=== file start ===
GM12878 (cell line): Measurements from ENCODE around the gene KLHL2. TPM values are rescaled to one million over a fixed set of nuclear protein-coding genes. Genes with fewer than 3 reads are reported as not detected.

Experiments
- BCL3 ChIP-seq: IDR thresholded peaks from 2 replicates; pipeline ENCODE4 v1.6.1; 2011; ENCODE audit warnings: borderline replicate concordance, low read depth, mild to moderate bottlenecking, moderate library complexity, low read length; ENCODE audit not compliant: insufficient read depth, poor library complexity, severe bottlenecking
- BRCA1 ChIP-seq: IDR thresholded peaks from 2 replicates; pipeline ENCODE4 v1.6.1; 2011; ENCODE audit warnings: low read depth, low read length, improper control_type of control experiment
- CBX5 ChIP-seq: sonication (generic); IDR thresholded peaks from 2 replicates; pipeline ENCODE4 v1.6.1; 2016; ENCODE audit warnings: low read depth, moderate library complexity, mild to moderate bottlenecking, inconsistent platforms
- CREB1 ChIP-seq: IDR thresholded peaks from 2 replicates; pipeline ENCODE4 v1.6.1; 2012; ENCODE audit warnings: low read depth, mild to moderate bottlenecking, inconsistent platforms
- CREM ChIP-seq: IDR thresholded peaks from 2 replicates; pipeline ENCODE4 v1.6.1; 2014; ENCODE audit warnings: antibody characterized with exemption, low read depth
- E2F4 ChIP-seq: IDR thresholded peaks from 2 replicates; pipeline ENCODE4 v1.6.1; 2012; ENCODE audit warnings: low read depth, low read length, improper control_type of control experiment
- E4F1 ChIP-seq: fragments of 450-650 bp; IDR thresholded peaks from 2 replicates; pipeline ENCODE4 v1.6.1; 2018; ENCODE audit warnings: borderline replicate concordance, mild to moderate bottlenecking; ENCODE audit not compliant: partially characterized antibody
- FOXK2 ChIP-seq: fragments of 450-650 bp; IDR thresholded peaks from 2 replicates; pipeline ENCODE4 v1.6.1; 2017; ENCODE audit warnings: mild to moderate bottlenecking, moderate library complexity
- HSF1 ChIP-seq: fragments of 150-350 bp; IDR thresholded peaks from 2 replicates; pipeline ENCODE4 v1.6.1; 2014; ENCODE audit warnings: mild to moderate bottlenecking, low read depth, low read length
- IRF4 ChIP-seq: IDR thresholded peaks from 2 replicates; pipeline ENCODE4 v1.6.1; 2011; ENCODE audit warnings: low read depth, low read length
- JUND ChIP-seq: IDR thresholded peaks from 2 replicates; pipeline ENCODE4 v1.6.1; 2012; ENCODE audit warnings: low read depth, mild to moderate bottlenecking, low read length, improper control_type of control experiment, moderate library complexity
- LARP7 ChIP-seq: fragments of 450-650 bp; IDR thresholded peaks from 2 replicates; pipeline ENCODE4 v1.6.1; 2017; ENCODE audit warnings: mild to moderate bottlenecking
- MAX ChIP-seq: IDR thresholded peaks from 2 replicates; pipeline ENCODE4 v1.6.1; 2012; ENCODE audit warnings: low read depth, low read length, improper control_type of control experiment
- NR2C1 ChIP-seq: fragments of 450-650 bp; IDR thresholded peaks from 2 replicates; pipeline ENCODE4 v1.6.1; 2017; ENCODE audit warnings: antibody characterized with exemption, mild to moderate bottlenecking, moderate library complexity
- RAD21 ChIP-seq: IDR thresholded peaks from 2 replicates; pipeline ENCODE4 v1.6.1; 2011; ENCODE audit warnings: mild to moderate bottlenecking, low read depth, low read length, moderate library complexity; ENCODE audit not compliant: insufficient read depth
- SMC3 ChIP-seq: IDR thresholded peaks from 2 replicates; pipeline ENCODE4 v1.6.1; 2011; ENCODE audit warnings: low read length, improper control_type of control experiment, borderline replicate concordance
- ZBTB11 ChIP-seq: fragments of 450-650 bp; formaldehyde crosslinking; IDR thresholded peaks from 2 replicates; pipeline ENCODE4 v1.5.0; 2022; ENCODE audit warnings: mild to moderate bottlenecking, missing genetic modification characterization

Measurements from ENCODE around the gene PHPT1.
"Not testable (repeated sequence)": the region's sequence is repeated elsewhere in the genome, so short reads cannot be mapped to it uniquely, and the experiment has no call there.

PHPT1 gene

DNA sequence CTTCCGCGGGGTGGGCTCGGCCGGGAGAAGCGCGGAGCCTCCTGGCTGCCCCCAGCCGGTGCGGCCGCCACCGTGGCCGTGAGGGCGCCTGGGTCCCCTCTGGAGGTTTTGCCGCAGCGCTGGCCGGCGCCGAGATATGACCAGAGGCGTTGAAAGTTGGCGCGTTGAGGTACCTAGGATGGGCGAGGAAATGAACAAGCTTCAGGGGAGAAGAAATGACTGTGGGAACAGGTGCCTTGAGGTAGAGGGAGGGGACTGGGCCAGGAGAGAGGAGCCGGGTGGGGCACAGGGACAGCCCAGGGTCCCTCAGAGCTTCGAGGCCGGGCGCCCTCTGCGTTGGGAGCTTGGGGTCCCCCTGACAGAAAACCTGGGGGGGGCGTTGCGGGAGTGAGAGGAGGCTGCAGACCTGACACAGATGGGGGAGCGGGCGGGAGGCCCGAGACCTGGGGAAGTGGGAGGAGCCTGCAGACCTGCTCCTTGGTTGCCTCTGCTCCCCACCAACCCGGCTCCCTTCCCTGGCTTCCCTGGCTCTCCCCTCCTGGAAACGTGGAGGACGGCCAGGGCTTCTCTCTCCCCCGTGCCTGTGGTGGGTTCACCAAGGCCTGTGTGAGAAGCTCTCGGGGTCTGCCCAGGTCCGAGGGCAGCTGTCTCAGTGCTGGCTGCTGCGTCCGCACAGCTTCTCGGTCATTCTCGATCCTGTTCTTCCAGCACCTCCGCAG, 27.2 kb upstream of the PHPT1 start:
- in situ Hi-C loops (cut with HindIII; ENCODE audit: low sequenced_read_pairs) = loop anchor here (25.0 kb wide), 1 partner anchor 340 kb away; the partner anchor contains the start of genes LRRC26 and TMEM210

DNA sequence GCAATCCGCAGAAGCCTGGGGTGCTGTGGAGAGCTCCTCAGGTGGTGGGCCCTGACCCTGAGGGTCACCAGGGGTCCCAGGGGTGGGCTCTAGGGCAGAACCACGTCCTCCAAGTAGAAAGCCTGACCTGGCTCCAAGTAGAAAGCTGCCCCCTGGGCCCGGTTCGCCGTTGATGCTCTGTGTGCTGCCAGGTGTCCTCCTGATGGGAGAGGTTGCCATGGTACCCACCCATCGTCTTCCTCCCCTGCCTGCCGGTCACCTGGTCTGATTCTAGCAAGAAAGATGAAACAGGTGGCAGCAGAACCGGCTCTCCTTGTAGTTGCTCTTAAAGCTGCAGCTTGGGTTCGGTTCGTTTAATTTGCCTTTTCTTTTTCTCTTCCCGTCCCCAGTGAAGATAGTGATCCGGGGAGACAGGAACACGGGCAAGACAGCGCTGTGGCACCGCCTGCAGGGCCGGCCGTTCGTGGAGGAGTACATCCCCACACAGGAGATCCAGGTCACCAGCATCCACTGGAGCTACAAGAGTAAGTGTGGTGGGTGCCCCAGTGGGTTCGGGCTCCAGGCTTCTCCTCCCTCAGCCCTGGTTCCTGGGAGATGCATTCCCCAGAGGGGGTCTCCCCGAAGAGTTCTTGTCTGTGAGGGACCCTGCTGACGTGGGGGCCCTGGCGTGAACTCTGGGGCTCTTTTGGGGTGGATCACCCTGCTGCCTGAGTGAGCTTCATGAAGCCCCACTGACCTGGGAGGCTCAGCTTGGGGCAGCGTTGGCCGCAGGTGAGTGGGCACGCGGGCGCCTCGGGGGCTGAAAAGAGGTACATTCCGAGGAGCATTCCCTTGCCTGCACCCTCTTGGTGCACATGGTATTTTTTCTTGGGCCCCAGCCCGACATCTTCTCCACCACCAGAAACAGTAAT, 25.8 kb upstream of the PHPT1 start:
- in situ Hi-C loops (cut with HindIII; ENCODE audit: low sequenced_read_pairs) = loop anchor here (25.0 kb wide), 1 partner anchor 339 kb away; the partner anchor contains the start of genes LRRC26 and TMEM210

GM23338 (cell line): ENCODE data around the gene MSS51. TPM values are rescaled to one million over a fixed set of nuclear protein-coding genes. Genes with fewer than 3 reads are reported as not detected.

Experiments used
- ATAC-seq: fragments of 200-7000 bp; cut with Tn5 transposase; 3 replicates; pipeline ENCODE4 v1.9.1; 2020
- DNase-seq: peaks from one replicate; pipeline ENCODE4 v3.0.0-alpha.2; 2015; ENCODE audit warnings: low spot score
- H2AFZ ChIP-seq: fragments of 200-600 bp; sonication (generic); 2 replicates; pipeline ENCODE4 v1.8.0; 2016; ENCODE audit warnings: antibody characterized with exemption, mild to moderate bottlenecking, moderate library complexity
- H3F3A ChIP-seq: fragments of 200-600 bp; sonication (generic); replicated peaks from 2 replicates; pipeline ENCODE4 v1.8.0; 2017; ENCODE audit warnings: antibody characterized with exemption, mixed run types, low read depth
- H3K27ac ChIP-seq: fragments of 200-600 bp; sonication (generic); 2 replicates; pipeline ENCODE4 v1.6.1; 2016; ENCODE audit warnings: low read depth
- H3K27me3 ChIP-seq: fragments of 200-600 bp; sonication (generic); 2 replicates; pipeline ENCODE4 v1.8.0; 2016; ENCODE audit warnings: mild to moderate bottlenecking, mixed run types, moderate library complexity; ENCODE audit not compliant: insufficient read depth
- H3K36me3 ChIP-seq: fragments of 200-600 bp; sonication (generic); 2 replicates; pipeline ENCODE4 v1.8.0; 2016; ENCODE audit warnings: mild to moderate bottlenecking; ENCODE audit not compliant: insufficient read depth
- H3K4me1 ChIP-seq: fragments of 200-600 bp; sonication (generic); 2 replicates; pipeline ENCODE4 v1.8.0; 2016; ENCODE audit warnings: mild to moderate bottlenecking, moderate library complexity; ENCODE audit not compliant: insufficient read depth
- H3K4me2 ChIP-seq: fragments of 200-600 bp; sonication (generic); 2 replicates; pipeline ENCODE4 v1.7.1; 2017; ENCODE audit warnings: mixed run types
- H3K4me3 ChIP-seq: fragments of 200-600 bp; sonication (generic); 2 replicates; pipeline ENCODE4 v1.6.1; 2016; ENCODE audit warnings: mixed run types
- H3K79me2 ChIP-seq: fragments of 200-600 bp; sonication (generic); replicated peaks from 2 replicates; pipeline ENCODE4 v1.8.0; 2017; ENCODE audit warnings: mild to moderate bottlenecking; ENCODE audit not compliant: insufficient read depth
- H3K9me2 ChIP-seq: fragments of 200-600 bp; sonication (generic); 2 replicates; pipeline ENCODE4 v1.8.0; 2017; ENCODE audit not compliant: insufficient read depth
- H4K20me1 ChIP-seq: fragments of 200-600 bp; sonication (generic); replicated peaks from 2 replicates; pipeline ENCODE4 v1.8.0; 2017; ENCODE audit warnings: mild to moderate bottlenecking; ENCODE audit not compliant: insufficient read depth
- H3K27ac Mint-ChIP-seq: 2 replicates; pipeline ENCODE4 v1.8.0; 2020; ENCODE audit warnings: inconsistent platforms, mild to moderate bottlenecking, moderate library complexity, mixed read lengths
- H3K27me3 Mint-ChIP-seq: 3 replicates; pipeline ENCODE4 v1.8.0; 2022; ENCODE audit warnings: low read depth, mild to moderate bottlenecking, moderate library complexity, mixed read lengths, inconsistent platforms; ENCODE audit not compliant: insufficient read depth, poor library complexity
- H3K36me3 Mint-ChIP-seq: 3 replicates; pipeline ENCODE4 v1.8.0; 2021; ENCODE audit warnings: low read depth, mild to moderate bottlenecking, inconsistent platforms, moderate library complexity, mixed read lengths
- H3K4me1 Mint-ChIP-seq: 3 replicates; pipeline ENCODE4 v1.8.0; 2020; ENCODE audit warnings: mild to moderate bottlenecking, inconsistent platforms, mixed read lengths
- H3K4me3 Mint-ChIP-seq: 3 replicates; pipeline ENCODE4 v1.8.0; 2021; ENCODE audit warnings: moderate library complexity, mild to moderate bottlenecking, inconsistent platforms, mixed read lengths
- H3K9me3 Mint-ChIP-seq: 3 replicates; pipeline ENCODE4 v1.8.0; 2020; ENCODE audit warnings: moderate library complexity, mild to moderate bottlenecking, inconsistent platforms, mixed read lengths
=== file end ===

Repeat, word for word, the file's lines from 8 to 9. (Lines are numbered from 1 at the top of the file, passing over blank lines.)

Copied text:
- E2F4 ChIP-seq: IDR thresholded peaks from 2 replicates; pipeline ENCODE4 v1.6.1; 2012; ENCODE audit warnings: low read depth, low read length, improper control_type of control experiment
- E4F1 ChIP-seq: fragments of 450-650 bp; IDR thresholded peaks from 2 replicates; pipeline ENCODE4 v1.6.1; 2018; ENCODE audit warnings: borderline replicate concordance, mild to moderate bottlenecking; ENCODE audit not compliant: partially characterized antibody